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Given is the NFA N:

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What's the language of this NFA? What's its complement?


I'm learning for a test and I'd like to know if I solved this task correctly.

The language L of the NFA N should look like this:

L(N) = {x ∈ Σ* | x mustn't include 'aba' and x mustn't end with 'ab'}

I have tried several different words and I couldn't find any word that breaks my language L(N).

Assuming this is correct, how would the complement of L(N) look like?

It needs to be the opposite, right? So something like that (~ stands for complement):

~L(N) = {x ∈ Σ* | x must include 'aba' and x must end with 'ab'}
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    $\begingroup$ You didn't use De Morgan's law correctly. $\endgroup$ – Raphael Nov 2 '17 at 20:40
  • $\begingroup$ @Raphael Oh, then I need to replace the "and" with an "or" in ~L(N) ? $\endgroup$ – cnmesr Nov 2 '17 at 20:41
  • $\begingroup$ Try transforming it to a regular expression. This should give you immediately the language of the NFA. $\endgroup$ – theSongbird Nov 2 '17 at 21:00
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    $\begingroup$ @cnmesr ~(a&b) == ~a | ~b and ~(a|b) == ~a & ~b $\endgroup$ – theSongbird Nov 2 '17 at 21:37
  • $\begingroup$ Yes, your $L(N)$ is correct. It is somewhat easier to see what happens if you transform the automaton in an equivalent deterministic one. $\endgroup$ – Hendrik Jan Nov 3 '17 at 0:06
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I tried expanding my comment to a proper answer. It was easier for me to write down the automata and the whole transformation process rather than using some software to generate it, thus I hope my handwriting is legible enough ;) (elsewise let me know)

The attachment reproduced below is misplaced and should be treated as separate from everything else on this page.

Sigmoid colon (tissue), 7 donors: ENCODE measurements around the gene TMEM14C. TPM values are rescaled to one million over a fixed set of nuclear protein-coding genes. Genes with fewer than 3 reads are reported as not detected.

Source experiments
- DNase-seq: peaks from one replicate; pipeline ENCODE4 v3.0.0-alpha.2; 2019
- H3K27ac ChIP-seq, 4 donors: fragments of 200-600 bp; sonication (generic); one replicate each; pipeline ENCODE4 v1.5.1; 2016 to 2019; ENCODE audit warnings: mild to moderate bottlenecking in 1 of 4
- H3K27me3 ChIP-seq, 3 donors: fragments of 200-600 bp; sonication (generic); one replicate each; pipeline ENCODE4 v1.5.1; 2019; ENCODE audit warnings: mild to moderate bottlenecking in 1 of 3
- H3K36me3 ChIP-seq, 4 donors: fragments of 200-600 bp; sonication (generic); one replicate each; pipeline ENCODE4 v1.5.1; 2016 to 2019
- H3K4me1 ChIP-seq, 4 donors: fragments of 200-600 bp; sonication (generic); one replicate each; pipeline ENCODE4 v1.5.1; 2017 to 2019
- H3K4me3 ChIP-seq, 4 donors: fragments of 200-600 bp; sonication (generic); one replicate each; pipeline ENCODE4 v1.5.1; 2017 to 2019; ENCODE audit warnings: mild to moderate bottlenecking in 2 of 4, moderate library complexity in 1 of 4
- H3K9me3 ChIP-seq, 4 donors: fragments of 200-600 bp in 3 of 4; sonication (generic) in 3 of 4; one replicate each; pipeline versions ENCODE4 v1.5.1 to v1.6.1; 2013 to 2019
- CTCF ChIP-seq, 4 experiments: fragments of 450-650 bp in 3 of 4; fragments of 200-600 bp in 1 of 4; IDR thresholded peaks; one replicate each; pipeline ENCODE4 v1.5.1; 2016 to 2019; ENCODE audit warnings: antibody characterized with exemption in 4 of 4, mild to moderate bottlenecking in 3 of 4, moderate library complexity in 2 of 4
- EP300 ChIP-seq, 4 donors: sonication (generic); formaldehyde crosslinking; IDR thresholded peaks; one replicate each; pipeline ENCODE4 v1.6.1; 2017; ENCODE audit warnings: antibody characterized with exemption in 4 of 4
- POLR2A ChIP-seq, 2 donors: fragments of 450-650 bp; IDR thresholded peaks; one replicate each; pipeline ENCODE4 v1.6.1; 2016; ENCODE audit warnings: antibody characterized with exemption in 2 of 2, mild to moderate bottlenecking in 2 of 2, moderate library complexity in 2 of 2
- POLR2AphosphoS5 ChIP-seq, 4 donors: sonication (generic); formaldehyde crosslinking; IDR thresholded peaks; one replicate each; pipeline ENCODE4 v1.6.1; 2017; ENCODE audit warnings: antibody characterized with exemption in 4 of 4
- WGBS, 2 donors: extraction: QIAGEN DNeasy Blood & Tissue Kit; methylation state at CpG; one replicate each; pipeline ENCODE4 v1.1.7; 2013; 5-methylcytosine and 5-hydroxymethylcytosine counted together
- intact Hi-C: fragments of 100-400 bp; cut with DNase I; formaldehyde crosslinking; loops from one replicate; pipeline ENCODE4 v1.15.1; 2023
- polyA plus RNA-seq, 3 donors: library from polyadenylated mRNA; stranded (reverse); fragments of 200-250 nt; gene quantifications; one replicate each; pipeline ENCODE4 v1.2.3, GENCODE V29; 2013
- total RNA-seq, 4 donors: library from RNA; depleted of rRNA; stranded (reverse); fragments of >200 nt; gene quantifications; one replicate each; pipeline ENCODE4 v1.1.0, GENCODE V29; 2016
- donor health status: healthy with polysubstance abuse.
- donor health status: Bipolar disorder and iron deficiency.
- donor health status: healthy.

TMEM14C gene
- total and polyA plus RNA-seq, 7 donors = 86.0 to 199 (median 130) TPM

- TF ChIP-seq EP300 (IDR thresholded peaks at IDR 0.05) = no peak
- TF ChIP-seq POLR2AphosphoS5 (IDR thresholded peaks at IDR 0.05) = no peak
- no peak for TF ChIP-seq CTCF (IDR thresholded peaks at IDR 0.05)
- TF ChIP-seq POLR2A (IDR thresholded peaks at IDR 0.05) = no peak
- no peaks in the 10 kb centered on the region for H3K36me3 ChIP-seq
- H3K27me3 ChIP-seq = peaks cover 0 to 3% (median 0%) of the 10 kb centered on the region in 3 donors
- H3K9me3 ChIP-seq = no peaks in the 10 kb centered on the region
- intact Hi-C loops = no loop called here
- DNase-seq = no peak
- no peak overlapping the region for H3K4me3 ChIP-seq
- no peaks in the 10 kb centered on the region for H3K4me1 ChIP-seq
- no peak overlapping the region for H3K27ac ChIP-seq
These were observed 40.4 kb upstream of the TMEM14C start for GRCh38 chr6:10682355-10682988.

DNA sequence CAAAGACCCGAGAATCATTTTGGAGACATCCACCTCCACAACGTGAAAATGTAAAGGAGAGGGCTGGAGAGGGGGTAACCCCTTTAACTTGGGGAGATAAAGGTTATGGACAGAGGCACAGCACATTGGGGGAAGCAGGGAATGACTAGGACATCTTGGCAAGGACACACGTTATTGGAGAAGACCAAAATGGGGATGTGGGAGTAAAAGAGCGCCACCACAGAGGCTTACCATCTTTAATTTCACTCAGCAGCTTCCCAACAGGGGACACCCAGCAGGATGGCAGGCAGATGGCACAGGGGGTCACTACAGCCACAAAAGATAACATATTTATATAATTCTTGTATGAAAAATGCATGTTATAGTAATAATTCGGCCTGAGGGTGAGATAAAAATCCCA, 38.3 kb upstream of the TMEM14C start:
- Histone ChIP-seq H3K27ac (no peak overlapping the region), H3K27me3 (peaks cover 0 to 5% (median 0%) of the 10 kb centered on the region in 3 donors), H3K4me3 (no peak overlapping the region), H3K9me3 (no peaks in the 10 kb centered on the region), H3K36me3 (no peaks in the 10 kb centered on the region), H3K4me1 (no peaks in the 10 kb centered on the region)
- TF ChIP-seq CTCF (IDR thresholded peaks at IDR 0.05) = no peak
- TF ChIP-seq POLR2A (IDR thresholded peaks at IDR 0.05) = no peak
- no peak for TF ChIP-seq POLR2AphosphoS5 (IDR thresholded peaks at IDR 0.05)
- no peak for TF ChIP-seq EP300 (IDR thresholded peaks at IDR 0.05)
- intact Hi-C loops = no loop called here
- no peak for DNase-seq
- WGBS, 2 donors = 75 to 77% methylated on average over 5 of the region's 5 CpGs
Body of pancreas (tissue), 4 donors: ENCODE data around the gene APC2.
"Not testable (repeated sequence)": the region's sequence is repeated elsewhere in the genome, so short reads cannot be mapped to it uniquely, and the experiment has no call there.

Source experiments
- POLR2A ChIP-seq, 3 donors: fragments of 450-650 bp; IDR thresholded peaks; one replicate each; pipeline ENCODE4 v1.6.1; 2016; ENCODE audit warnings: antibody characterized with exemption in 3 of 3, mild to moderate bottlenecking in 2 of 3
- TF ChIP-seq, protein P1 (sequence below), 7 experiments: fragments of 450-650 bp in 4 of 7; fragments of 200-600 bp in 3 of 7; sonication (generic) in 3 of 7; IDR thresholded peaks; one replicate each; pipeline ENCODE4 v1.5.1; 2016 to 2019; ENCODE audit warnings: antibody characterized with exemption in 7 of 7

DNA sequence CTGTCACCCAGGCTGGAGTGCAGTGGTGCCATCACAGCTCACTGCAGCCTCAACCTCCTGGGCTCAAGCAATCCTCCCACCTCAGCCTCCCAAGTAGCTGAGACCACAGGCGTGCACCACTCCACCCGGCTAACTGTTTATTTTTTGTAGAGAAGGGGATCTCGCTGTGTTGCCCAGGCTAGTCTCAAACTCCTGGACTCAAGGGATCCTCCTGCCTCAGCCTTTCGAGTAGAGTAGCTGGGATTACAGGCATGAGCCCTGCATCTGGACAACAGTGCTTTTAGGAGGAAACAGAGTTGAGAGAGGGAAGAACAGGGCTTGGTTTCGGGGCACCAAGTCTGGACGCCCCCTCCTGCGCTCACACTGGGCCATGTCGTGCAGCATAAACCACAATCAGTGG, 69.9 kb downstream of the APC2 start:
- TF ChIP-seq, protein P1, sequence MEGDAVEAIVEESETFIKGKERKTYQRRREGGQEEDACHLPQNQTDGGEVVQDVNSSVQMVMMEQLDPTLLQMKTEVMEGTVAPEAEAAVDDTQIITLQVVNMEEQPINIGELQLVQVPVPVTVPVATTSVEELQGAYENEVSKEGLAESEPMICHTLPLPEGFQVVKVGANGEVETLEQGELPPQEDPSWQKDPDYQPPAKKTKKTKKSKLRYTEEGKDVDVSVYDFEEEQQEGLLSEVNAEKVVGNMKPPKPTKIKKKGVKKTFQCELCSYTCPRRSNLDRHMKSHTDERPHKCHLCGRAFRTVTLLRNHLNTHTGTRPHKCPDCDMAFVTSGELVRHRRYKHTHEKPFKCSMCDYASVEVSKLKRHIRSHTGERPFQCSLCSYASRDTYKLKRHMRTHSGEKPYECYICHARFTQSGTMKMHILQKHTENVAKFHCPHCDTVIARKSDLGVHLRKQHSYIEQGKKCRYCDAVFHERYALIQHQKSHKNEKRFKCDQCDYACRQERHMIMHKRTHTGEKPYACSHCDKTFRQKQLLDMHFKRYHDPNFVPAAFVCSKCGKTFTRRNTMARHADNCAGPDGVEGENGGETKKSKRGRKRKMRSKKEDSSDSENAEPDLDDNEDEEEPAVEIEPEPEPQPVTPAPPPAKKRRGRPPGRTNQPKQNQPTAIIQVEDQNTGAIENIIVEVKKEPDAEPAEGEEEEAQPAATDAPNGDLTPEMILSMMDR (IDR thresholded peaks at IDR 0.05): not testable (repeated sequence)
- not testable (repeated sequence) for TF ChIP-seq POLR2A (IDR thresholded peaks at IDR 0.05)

NFA to REG

The resulting Regular Expression is $[[b^*ba^*b]^*\cup[b^*aa^*ab^*b]^*]^*$

So the language accepted by your NFA ought to be something of the form $L = \{((b^lba^hb)^*(b^iba^jab^kb)^*)^*|i,j,k,l,h\ge 0\}^*$ (I've given a quasi-final form of the language).

The opposite of this language is $\sim L = \mathtt{REG} - L$

PS: Fortunately, a kind sir named Hendrik Jan observed that my conversion omits the fact that 2 is also a starting point. The solution is still holds for starting point 1. Now that you got an idea about NFA to REG conversions, I'll leave the REG determined by starting point 2 to you. :)

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  • $\begingroup$ Thank you very much for writing all that on an extra sheet of paper and posting it here! :) We just had regular expression in our reading today and this will help me a lot when I go through it (tomorrow because I need to sleep now). Maybe you can quickly tell me if my L(N) is correct, too? $\endgroup$ – cnmesr Nov 2 '17 at 21:40
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    $\begingroup$ Note the original automaton is very undeterministic in that it has two initial states. $\endgroup$ – Hendrik Jan Nov 3 '17 at 0:07
  • $\begingroup$ Also, I do not sponsor the notation $\{\dots (a^lba^hb)^* \dots \mid j,h\ge 0\}$ for two reasons. (1) the regular expression is within set brackets. By itself the star-thing is already a set/language. (2) If you fix $l,h$ and then perform the star operation (as the notation suggests) you cannot repeatedly choose different values for $l,h$ when iterating. $\endgroup$ – Hendrik Jan Nov 3 '17 at 0:12
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    $\begingroup$ eurmph. Also, the loop on node 1 is a $b$ in the original. Sorry, but it was not my intention to sound grumpy. $\endgroup$ – Hendrik Jan Nov 3 '17 at 0:17
  • $\begingroup$ @HendrikJan No problem. In fact, thank you for pointing out my missinterpretations. I have taken into account only the initial state 1. $\endgroup$ – theSongbird Nov 3 '17 at 5:36

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